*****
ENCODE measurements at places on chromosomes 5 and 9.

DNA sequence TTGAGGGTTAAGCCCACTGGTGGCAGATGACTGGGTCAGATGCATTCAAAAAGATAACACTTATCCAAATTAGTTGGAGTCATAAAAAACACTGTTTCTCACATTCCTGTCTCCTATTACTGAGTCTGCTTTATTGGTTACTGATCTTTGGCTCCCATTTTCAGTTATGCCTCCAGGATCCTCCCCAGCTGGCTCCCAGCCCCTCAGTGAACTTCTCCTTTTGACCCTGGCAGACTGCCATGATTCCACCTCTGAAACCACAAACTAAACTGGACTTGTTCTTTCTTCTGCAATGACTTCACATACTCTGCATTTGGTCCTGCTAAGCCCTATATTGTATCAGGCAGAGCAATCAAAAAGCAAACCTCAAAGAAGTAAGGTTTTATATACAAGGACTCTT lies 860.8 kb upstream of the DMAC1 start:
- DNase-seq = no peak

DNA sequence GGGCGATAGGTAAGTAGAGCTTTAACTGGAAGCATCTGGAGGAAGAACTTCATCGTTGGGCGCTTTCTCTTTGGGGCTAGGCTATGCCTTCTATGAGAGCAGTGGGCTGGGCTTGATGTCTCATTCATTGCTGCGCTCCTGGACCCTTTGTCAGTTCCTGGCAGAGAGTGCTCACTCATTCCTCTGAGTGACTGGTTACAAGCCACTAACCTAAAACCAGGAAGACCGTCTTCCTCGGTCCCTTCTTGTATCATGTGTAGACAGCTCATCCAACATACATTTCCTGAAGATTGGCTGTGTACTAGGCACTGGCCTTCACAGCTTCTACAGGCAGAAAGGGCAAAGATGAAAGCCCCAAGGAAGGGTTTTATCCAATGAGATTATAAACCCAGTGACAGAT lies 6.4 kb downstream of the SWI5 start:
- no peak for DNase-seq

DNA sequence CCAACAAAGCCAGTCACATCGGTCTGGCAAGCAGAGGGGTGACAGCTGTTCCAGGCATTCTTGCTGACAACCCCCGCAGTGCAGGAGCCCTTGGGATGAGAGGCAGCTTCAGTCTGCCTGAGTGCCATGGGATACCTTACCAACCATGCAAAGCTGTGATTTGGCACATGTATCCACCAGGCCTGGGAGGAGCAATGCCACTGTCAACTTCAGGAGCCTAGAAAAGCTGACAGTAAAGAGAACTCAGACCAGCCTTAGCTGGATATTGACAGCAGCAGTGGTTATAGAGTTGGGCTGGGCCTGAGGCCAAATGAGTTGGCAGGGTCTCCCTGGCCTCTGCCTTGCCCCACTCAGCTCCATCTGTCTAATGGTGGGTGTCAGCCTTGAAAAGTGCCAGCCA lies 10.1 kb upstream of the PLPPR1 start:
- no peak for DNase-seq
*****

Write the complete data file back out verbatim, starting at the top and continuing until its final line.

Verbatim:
ENCODE measurements at places on chromosomes 5 and 9.

DNA sequence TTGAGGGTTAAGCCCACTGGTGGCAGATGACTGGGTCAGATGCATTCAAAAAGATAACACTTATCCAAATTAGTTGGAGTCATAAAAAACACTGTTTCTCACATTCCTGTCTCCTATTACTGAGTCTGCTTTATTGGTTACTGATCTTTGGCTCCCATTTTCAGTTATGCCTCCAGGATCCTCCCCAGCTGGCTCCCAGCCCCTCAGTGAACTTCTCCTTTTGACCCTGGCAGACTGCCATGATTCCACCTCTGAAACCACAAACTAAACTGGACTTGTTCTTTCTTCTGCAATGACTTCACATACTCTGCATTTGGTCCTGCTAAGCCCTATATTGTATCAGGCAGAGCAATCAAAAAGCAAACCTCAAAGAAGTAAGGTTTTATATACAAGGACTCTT lies 860.8 kb upstream of the DMAC1 start:
- DNase-seq = no peak

DNA sequence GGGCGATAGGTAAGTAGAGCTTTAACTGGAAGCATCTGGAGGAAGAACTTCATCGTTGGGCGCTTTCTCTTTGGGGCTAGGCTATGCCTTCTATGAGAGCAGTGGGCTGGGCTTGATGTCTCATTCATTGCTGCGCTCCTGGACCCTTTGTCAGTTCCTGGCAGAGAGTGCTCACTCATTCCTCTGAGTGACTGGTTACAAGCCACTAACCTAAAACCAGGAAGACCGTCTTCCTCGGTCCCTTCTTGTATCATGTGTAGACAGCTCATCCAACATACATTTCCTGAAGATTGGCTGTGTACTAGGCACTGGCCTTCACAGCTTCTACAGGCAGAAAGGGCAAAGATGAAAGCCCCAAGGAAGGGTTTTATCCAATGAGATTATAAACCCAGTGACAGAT lies 6.4 kb downstream of the SWI5 start:
- no peak for DNase-seq

DNA sequence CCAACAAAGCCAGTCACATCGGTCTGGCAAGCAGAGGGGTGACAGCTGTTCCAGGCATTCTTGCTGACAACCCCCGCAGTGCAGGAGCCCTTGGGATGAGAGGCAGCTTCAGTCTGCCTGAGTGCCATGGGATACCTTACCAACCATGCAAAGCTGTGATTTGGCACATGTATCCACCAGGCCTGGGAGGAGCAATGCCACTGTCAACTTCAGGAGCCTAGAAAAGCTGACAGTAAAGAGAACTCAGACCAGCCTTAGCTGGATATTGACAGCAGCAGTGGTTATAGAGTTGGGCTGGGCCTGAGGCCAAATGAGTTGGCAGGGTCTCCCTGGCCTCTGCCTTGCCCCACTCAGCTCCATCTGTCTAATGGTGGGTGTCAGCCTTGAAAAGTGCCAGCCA lies 10.1 kb upstream of the PLPPR1 start:
- no peak for DNase-seq